After about five years running through the USPTO, Apple (NASDAQ:AAPL) was granted a patent, Application number US15138931, named "Transparent Electronic Device," which can bring great changes in how we think about the iPhone. This is not Apple's first augmented reality or AR patent, but the one that describes the futuristic scenario most clearly. Given that IDC forecasts the AR/VR market to grow 30-fold in the next few years, from $5.2 billion today to over $160 billion in 2020, Apple's forays in AR takes on new significance. In fact, it is AR that has more useful potential, as the same report says, and as we shall soon see, Tim Cook also seems to confirm that AR is where Apple's focus lies. In this article, I will take a brief look at the relevant patent and what it might mean for a future iPhone.
Augmented reality, as we know, is adding a virtual element to reality, augmenting it visually, haptically or kinesthically. Instead of in virtual reality, where the real world disappears into an immersive, interactive, completely unreal, reality. In AR, the rest of the visual, tactile, sensory world remains the same, except for a small part, which may be an image projection, or other sensory depictions, which is not real. In terms of image, this is often a projection that can be "seen through," unlike in VR where what you might see through a VR image is also VR.
It is interesting that Tim Cook, who, following a long Apple tradition, keeps very quiet about sight-unseen futuristic developments at Apple, recently said the following about its AR work:
"AR I think is going to become really big," said Cook. "VR, I think, is not gonna be that big, compared to AR … How long will it take? AR gonna take a little while, because there's some really hard technology challenges there. But it will happen. It will happen in a big way. And we will wonder, when it does (happen), how we lived without it. Kind of how we wonder how we lived without our (smartphones) today."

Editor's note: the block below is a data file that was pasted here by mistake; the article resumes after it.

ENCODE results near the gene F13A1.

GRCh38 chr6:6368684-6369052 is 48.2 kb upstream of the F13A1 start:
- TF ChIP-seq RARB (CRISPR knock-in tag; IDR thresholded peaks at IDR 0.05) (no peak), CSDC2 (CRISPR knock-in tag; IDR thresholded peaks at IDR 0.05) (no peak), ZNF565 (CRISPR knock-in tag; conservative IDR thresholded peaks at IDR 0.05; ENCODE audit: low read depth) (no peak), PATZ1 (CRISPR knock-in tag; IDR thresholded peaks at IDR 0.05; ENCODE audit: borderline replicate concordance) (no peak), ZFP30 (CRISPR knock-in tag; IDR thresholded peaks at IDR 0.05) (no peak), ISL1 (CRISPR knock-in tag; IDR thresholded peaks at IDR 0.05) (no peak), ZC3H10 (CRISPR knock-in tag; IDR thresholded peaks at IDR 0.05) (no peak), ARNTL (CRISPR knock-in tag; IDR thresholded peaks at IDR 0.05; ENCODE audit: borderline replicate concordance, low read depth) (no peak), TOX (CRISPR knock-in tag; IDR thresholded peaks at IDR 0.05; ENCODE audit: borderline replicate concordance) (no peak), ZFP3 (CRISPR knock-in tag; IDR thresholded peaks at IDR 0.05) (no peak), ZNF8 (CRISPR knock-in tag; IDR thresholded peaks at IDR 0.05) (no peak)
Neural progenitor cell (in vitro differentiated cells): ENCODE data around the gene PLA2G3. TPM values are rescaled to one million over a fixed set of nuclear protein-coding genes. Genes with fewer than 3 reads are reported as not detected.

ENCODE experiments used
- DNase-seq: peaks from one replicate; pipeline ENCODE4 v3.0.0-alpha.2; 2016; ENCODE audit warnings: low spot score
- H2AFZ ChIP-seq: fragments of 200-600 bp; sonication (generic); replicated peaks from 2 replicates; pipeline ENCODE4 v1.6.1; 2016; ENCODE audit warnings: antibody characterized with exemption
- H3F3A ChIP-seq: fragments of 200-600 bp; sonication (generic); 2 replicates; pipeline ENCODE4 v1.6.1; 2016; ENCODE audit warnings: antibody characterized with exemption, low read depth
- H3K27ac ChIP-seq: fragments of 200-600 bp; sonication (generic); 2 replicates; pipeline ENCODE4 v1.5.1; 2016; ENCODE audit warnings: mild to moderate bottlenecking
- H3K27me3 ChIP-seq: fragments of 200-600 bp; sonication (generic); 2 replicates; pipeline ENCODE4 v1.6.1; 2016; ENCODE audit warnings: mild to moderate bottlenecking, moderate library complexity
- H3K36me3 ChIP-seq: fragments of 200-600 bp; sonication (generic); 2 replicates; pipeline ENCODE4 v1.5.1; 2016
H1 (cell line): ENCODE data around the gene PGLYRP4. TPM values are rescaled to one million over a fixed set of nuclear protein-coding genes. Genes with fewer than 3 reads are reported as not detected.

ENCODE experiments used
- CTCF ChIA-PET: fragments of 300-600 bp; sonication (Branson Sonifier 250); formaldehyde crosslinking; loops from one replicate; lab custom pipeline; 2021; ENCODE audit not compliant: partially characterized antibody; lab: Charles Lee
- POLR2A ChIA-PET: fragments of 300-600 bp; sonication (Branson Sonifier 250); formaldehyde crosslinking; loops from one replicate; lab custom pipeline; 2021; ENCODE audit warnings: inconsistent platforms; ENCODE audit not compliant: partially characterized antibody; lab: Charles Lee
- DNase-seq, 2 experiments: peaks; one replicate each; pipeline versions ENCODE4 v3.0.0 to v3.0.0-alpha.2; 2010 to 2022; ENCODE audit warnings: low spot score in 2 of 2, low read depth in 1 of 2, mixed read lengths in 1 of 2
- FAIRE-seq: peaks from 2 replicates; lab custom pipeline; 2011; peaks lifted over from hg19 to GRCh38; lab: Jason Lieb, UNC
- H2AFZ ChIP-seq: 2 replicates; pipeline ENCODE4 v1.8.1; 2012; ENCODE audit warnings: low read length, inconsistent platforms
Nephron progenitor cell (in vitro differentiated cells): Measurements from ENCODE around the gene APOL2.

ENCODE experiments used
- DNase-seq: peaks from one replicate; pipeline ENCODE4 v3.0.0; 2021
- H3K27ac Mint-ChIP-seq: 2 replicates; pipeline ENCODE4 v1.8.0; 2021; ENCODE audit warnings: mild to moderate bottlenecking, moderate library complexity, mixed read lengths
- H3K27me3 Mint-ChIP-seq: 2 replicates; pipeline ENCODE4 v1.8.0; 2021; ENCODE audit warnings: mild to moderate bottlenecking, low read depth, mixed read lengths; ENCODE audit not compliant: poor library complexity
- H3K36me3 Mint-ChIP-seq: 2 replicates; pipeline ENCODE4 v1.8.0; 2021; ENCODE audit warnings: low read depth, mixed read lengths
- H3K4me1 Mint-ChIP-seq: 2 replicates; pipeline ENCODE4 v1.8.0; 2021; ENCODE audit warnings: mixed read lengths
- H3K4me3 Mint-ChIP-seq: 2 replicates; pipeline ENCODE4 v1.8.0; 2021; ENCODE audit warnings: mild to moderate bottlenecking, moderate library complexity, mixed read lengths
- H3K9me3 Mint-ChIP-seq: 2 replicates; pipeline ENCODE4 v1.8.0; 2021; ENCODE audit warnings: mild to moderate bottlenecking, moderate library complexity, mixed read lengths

In another very recent interview also, Tim Cook talks about how AR, not VR, is the core technology and how Apple is working on developing AR projects behind the scene. Add that all to the fact of the new patent coming out just around a month or two before these interviews, and one feels something interesting is developing at Apple.
What the patent # US15138931 actually says
With the caveat that often a patent doesn't sound as interesting or useful as the invention it develops, here's what the patent says about the concept:
A method and system for displaying images on a transparent display of an electronic device. The display may include one or more display screens as well as a flexible circuit for connecting the display screens with internal circuitry of the electronic device. Furthermore, the display screens may allow for overlaying of images over real world viewable objects, as well as a visible window to be present on an otherwise opaque display screen. Additionally, the display may include active and passive display screens that may be utilized based on images to be displayed.
What, exactly, will this patent do to an iPhone? Well, if deployed, it may make the iPhone's screen almost transparent, with possibly a small masked, opaque portion hiding the electronic innards. The screen, which can be made transparent on demand, will let users view objects behind the iPhone, through the iPhone, making it work like an overlay image which can display information about whatever object is behind the scene. Even more interesting, in one embodiment of the technology, Apple claims that the iPhone "may include two or more of such display screens (each having respective viewing areas with transparent portions) arranged in an overlaid or back-to-back manner." This use of overlayed, multiple display screens produces the possibility of 3D holographic imagery. Apple actually goes on to discuss "sensed rotation" of the object, which can be displayed using a set of active and passively transparent display screens.
The movement and multiple transparent window concept is nicely illustrated in the following tree:
Source - USPTO
As the diagram above clearly says, the transparent window on the iPhone or other device can be user generated, on-demand. It can also represent motion very realistically.
How a future iPhone may look like
If this invention is every deployed, - and from what Tim Cook says, they are working on it - the iPhone will have its greatest makeover since it was first manufactured. The iPhone's beauty is that it already looks semi-transparent. With this application, its entire screen space, except for a small area hiding the circuitry, will become transparent on demand. It will not be 100% transparent, like glass, but more of a darker transparency, like Samsung actually demonstrated last year.